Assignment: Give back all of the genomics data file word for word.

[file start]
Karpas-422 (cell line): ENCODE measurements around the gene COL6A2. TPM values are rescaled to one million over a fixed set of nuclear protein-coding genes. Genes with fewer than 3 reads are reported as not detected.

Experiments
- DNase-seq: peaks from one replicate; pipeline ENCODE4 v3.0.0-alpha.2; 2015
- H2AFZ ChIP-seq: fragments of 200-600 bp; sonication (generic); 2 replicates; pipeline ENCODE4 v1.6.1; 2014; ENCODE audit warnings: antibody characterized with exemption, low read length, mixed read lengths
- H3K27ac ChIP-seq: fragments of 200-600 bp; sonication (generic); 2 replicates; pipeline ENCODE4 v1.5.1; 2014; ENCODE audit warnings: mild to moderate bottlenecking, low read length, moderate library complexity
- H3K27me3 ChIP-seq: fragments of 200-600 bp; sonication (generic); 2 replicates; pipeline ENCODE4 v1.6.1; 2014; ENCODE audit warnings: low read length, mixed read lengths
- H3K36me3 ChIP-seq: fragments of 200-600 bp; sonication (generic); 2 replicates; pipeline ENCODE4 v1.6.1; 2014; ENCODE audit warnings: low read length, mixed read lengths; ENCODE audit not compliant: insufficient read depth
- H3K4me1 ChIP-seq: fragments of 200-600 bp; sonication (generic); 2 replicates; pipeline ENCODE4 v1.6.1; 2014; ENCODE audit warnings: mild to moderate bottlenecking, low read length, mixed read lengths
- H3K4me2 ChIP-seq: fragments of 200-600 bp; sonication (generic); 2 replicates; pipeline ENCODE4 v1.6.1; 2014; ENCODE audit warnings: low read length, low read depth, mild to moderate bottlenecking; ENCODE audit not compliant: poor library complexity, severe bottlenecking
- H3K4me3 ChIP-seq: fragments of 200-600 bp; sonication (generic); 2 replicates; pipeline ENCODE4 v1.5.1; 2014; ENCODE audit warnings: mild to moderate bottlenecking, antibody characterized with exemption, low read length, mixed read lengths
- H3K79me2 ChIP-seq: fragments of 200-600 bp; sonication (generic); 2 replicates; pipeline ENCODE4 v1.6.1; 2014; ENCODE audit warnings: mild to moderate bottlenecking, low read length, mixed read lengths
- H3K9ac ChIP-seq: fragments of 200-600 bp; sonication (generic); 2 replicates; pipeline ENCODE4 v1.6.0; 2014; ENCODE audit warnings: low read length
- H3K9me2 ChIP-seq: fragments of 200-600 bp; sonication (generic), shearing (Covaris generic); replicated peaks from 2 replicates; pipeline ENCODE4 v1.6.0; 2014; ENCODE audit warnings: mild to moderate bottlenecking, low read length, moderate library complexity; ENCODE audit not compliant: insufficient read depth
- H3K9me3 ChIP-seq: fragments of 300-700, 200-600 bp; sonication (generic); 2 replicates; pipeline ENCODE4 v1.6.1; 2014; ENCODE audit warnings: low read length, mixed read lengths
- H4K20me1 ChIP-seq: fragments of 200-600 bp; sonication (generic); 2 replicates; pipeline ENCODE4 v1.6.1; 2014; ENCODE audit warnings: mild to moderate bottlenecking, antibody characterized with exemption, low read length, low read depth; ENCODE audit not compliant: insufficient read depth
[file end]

Karpas-422 (cell line): ENCODE measurements around the gene COL6A2. TPM values are rescaled to one million over a fixed set of nuclear protein-coding genes. Genes with fewer than 3 reads are reported as not detected.

Experiments
- DNase-seq: peaks from one replicate; pipeline ENCODE4 v3.0.0-alpha.2; 2015
- H2AFZ ChIP-seq: fragments of 200-600 bp; sonication (generic); 2 replicates; pipeline ENCODE4 v1.6.1; 2014; ENCODE audit warnings: antibody characterized with exemption, low read length, mixed read lengths
- H3K27ac ChIP-seq: fragments of 200-600 bp; sonication (generic); 2 replicates; pipeline ENCODE4 v1.5.1; 2014; ENCODE audit warnings: mild to moderate bottlenecking, low read length, moderate library complexity
- H3K27me3 ChIP-seq: fragments of 200-600 bp; sonication (generic); 2 replicates; pipeline ENCODE4 v1.6.1; 2014; ENCODE audit warnings: low read length, mixed read lengths
- H3K36me3 ChIP-seq: fragments of 200-600 bp; sonication (generic); 2 replicates; pipeline ENCODE4 v1.6.1; 2014; ENCODE audit warnings: low read length, mixed read lengths; ENCODE audit not compliant: insufficient read depth
- H3K4me1 ChIP-seq: fragments of 200-600 bp; sonication (generic); 2 replicates; pipeline ENCODE4 v1.6.1; 2014; ENCODE audit warnings: mild to moderate bottlenecking, low read length, mixed read lengths
- H3K4me2 ChIP-seq: fragments of 200-600 bp; sonication (generic); 2 replicates; pipeline ENCODE4 v1.6.1; 2014; ENCODE audit warnings: low read length, low read depth, mild to moderate bottlenecking; ENCODE audit not compliant: poor library complexity, severe bottlenecking
- H3K4me3 ChIP-seq: fragments of 200-600 bp; sonication (generic); 2 replicates; pipeline ENCODE4 v1.5.1; 2014; ENCODE audit warnings: mild to moderate bottlenecking, antibody characterized with exemption, low read length, mixed read lengths
- H3K79me2 ChIP-seq: fragments of 200-600 bp; sonication (generic); 2 replicates; pipeline ENCODE4 v1.6.1; 2014; ENCODE audit warnings: mild to moderate bottlenecking, low read length, mixed read lengths
- H3K9ac ChIP-seq: fragments of 200-600 bp; sonication (generic); 2 replicates; pipeline ENCODE4 v1.6.0; 2014; ENCODE audit warnings: low read length
- H3K9me2 ChIP-seq: fragments of 200-600 bp; sonication (generic), shearing (Covaris generic); replicated peaks from 2 replicates; pipeline ENCODE4 v1.6.0; 2014; ENCODE audit warnings: mild to moderate bottlenecking, low read length, moderate library complexity; ENCODE audit not compliant: insufficient read depth
- H3K9me3 ChIP-seq: fragments of 300-700, 200-600 bp; sonication (generic); 2 replicates; pipeline ENCODE4 v1.6.1; 2014; ENCODE audit warnings: low read length, mixed read lengths
- H4K20me1 ChIP-seq: fragments of 200-600 bp; sonication (generic); 2 replicates; pipeline ENCODE4 v1.6.1; 2014; ENCODE audit warnings: mild to moderate bottlenecking, antibody characterized with exemption, low read length, low read depth; ENCODE audit not compliant: insufficient read depth